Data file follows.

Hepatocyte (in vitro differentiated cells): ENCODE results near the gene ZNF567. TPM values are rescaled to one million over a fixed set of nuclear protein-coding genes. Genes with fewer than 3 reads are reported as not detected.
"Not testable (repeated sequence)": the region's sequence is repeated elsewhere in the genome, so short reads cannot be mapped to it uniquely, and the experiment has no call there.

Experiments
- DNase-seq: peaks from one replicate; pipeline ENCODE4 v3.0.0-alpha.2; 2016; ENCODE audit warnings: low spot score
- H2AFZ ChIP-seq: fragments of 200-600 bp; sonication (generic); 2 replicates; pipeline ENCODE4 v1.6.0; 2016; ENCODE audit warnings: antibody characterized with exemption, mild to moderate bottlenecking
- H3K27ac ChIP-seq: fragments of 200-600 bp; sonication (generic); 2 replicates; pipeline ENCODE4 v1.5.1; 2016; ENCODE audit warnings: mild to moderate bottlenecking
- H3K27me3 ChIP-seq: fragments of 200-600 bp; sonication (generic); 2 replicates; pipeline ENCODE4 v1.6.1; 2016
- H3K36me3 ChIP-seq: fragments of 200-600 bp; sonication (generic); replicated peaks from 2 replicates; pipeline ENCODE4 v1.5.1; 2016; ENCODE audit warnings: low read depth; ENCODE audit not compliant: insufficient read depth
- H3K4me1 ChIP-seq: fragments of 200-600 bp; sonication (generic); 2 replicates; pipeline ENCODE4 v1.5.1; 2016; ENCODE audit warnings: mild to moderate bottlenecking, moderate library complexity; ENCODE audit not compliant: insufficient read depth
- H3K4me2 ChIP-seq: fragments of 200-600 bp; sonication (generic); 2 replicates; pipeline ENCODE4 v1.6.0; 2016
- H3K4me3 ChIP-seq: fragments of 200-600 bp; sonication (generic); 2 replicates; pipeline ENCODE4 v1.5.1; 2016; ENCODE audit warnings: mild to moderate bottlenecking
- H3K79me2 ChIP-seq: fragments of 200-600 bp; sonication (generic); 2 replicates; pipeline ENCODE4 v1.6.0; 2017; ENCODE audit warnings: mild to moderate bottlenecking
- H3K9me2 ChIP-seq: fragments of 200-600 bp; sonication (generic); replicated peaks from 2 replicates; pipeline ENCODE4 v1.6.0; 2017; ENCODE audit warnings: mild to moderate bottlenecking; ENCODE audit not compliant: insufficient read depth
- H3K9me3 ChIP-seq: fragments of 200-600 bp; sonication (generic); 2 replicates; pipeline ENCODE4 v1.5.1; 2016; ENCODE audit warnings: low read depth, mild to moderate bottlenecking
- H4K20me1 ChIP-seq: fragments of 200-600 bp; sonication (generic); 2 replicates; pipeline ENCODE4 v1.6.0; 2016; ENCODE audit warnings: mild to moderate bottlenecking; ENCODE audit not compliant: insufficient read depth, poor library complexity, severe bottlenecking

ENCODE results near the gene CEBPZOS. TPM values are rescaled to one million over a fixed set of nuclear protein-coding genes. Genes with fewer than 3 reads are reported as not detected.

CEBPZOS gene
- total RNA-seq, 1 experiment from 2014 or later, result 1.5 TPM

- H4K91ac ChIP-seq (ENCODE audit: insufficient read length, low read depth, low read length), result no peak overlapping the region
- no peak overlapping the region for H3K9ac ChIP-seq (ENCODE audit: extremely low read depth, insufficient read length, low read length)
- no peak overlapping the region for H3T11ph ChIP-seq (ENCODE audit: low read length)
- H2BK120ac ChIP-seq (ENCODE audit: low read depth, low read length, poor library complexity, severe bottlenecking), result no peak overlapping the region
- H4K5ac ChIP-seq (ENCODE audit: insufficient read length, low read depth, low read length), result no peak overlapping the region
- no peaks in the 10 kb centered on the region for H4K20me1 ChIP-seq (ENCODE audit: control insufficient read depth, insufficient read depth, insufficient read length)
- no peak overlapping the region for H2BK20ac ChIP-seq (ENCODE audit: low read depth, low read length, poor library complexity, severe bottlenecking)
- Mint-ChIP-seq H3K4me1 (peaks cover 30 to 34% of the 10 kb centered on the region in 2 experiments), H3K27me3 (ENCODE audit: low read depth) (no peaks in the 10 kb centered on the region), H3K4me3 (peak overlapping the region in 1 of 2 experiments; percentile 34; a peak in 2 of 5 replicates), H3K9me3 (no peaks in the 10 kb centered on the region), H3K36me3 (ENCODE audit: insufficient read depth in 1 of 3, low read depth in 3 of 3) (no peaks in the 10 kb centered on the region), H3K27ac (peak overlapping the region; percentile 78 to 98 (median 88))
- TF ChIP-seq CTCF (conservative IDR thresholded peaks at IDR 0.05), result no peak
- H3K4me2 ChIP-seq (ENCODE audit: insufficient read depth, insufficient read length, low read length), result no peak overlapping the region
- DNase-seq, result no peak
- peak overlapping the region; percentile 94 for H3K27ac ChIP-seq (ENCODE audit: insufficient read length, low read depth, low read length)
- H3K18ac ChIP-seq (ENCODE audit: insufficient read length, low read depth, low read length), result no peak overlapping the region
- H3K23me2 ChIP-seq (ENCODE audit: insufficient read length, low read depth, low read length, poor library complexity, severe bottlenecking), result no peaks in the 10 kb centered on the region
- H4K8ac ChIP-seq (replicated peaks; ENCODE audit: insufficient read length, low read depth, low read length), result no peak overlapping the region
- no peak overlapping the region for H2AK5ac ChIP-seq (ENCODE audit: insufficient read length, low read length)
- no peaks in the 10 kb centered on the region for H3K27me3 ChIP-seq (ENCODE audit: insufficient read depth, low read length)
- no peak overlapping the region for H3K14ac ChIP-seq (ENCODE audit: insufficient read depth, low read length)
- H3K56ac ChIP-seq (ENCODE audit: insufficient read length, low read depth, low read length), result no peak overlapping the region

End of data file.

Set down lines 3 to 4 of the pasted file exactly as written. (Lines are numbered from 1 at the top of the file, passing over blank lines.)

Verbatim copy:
Experiments
- DNase-seq: peaks from one replicate; pipeline ENCODE4 v3.0.0-alpha.2; 2016; ENCODE audit warnings: low spot score